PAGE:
To Thomas Hardy, Percey Bysshe Shelley, John Keats, and anyone else who wrote a famous bird poem. You are all pretentious dicks.
The Darkling 'Dactyl
I perch'd upon a cliff and ate,
When land was full buffet.
And running was done, desperate,
Which made for weakened prey.
The tangled masses run to die.
Chase bolstered just my ire.
And all the time I hunted high,
I sought them 'til I tire.
On land's sharp features seemed to be,
A score of dead outleant.
I view this crypt from canopy.
From me their death was meant.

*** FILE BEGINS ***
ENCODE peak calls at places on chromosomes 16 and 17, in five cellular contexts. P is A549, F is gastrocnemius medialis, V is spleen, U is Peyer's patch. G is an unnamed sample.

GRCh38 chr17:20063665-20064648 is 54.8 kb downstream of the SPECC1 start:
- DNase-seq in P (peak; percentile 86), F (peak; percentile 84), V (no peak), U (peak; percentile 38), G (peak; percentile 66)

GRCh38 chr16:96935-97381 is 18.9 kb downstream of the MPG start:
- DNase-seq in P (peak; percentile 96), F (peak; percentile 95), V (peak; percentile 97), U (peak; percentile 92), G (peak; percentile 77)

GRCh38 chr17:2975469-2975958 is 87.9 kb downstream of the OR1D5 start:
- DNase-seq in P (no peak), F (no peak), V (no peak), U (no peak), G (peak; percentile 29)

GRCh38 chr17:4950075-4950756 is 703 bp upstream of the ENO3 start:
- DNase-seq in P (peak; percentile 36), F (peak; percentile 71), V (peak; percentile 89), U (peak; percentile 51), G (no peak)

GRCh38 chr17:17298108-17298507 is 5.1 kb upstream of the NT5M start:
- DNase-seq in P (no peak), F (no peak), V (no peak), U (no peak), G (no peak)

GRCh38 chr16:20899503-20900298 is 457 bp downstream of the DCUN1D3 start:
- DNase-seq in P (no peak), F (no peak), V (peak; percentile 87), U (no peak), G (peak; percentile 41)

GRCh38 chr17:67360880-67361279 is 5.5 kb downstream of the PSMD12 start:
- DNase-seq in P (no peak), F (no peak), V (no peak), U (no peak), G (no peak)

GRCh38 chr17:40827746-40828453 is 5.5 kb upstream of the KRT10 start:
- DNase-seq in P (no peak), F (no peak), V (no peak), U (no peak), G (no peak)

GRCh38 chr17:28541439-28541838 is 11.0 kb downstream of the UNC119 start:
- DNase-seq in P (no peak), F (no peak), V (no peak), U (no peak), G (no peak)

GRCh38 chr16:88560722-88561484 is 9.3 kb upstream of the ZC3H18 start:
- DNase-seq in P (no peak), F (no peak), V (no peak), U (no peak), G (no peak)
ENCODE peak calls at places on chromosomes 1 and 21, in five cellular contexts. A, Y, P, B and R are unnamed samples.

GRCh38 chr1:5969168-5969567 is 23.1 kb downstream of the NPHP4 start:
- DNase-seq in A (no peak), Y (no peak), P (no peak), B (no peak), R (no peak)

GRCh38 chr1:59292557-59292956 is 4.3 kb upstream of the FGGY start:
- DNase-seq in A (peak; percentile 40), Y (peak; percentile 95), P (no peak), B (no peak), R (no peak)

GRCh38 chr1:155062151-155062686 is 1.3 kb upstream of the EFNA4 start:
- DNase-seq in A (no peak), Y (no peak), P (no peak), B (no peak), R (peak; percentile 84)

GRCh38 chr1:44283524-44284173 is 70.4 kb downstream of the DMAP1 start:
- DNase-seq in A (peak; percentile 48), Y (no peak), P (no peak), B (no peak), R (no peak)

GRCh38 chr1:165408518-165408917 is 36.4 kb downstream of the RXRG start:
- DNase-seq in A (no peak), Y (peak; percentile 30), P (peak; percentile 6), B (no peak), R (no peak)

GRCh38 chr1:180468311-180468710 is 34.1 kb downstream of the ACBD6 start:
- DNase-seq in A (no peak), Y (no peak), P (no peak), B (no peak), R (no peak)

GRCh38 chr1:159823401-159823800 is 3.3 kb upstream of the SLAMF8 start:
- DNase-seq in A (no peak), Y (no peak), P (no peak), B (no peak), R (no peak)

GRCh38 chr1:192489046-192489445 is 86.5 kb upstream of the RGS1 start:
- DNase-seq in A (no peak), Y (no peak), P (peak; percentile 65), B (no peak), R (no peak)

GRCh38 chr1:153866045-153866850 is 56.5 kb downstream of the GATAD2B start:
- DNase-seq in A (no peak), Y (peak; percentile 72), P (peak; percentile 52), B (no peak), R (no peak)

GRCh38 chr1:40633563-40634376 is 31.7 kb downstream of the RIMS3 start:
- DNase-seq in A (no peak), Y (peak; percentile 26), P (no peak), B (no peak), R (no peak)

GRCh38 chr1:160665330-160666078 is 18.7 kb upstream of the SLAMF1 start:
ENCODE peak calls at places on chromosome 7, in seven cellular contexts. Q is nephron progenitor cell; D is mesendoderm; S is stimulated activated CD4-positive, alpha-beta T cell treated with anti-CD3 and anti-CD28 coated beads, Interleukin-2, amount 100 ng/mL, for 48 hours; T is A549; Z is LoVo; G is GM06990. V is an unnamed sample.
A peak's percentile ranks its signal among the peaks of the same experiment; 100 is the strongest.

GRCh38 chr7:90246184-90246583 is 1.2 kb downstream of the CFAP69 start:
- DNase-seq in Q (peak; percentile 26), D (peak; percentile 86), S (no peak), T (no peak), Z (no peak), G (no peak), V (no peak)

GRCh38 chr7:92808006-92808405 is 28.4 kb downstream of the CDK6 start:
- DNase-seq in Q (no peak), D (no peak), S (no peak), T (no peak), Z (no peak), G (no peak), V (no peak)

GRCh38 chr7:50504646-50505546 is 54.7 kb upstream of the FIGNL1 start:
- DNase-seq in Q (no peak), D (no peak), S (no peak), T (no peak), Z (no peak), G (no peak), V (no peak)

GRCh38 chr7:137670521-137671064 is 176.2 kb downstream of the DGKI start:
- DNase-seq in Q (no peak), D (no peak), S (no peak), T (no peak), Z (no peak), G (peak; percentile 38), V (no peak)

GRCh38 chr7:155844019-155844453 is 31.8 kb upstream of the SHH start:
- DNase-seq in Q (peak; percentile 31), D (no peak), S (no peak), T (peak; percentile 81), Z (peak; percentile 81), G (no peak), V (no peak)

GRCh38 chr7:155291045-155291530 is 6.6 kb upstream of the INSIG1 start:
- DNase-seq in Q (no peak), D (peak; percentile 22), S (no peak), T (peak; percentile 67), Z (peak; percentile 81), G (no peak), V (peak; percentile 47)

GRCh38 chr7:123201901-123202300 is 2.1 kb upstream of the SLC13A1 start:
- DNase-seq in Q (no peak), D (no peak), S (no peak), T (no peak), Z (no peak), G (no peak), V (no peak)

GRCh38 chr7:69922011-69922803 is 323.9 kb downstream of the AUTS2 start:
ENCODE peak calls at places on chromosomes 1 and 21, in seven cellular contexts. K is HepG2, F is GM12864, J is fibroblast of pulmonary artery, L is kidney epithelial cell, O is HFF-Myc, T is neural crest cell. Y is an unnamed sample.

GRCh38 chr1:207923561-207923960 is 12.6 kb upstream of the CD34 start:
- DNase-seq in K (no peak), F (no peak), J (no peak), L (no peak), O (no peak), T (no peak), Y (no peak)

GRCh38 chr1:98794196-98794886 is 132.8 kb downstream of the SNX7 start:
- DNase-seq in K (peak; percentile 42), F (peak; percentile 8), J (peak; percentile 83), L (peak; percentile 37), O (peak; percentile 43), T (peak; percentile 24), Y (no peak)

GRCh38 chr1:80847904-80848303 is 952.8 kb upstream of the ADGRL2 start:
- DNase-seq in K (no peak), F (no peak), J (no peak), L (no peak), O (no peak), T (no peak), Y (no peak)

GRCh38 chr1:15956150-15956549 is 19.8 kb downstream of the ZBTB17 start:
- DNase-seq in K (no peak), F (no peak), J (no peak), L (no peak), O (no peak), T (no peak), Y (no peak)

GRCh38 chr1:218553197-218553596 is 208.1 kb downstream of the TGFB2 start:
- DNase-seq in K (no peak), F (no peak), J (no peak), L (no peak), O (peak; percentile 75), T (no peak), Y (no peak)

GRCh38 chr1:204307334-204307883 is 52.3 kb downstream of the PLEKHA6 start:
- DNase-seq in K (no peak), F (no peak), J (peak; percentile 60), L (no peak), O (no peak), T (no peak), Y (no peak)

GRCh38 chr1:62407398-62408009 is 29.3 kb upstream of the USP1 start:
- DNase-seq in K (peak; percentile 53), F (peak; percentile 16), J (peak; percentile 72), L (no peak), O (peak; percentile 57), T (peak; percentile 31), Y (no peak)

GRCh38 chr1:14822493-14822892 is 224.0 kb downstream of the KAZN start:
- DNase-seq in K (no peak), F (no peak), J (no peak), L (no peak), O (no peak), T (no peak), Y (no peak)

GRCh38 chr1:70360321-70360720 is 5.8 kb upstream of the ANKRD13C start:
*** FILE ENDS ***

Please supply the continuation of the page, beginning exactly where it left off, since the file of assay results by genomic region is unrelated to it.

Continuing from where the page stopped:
So, this current sight brought no mirth,
A hunter, high and dry.
And every spirit upon the Earth
Seem'd fervorless as I.
At once a squeak arose! That tongue!
A broken twig ahead.
Being wholehearted and headstrong,
I dive, speed unlimit'd.
The aged beast, frail, gaunt, and small,
Its terror-fueled fume
Has drawn me to tear it a hole,
And leave a new blood bloom.
So very much cause for carolings,
Of such desperate sound,
Writ in terrestrial feedings.
Not here nor far around
Was an animal that snuck through
This happy, good-night air.
So, some poor creature, somewhere knows
That I am quite aware.